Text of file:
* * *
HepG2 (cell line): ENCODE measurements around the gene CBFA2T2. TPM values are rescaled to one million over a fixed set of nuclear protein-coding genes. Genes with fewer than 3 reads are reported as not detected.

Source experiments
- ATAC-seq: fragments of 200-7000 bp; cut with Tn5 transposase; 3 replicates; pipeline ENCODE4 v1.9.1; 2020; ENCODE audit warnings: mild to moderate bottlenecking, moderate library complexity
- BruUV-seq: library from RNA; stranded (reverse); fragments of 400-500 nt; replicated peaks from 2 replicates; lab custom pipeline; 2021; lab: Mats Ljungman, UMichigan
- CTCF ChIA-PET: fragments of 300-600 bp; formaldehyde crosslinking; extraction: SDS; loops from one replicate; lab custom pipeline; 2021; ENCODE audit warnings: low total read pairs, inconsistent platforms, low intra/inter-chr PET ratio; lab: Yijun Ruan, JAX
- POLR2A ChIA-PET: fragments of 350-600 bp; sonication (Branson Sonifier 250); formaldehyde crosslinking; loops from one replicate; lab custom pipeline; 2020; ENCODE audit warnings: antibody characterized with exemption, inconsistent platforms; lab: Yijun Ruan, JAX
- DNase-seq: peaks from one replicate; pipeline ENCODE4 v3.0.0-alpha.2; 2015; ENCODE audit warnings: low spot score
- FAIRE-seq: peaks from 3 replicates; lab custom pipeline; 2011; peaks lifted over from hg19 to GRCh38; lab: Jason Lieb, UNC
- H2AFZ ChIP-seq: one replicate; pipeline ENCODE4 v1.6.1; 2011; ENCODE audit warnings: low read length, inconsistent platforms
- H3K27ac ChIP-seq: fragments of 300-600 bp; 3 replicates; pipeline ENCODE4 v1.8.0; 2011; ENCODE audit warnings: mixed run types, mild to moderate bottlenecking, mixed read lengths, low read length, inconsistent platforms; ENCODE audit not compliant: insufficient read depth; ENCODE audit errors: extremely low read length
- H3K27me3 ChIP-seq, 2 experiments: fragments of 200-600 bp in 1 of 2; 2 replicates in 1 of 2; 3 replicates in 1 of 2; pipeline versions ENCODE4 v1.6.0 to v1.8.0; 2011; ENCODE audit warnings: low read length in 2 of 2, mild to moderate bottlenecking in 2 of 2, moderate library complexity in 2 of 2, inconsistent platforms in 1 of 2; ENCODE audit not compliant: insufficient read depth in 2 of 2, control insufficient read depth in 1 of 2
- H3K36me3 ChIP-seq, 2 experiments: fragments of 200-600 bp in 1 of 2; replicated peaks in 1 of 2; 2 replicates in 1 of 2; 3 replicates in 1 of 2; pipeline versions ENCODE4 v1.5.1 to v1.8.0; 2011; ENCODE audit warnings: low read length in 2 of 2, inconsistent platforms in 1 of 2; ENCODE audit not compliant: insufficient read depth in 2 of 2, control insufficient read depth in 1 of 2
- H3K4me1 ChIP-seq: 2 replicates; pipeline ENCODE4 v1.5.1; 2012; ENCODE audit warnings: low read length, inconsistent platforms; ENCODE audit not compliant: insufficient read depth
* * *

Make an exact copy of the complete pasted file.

HepG2 (cell line): ENCODE measurements around the gene CBFA2T2. TPM values are rescaled to one million over a fixed set of nuclear protein-coding genes. Genes with fewer than 3 reads are reported as not detected.

Source experiments
- ATAC-seq: fragments of 200-7000 bp; cut with Tn5 transposase; 3 replicates; pipeline ENCODE4 v1.9.1; 2020; ENCODE audit warnings: mild to moderate bottlenecking, moderate library complexity
- BruUV-seq: library from RNA; stranded (reverse); fragments of 400-500 nt; replicated peaks from 2 replicates; lab custom pipeline; 2021; lab: Mats Ljungman, UMichigan
- CTCF ChIA-PET: fragments of 300-600 bp; formaldehyde crosslinking; extraction: SDS; loops from one replicate; lab custom pipeline; 2021; ENCODE audit warnings: low total read pairs, inconsistent platforms, low intra/inter-chr PET ratio; lab: Yijun Ruan, JAX
- POLR2A ChIA-PET: fragments of 350-600 bp; sonication (Branson Sonifier 250); formaldehyde crosslinking; loops from one replicate; lab custom pipeline; 2020; ENCODE audit warnings: antibody characterized with exemption, inconsistent platforms; lab: Yijun Ruan, JAX
- DNase-seq: peaks from one replicate; pipeline ENCODE4 v3.0.0-alpha.2; 2015; ENCODE audit warnings: low spot score
- FAIRE-seq: peaks from 3 replicates; lab custom pipeline; 2011; peaks lifted over from hg19 to GRCh38; lab: Jason Lieb, UNC
- H2AFZ ChIP-seq: one replicate; pipeline ENCODE4 v1.6.1; 2011; ENCODE audit warnings: low read length, inconsistent platforms
- H3K27ac ChIP-seq: fragments of 300-600 bp; 3 replicates; pipeline ENCODE4 v1.8.0; 2011; ENCODE audit warnings: mixed run types, mild to moderate bottlenecking, mixed read lengths, low read length, inconsistent platforms; ENCODE audit not compliant: insufficient read depth; ENCODE audit errors: extremely low read length
- H3K27me3 ChIP-seq, 2 experiments: fragments of 200-600 bp in 1 of 2; 2 replicates in 1 of 2; 3 replicates in 1 of 2; pipeline versions ENCODE4 v1.6.0 to v1.8.0; 2011; ENCODE audit warnings: low read length in 2 of 2, mild to moderate bottlenecking in 2 of 2, moderate library complexity in 2 of 2, inconsistent platforms in 1 of 2; ENCODE audit not compliant: insufficient read depth in 2 of 2, control insufficient read depth in 1 of 2
- H3K36me3 ChIP-seq, 2 experiments: fragments of 200-600 bp in 1 of 2; replicated peaks in 1 of 2; 2 replicates in 1 of 2; 3 replicates in 1 of 2; pipeline versions ENCODE4 v1.5.1 to v1.8.0; 2011; ENCODE audit warnings: low read length in 2 of 2, inconsistent platforms in 1 of 2; ENCODE audit not compliant: insufficient read depth in 2 of 2, control insufficient read depth in 1 of 2
- H3K4me1 ChIP-seq: 2 replicates; pipeline ENCODE4 v1.5.1; 2012; ENCODE audit warnings: low read length, inconsistent platforms; ENCODE audit not compliant: insufficient read depth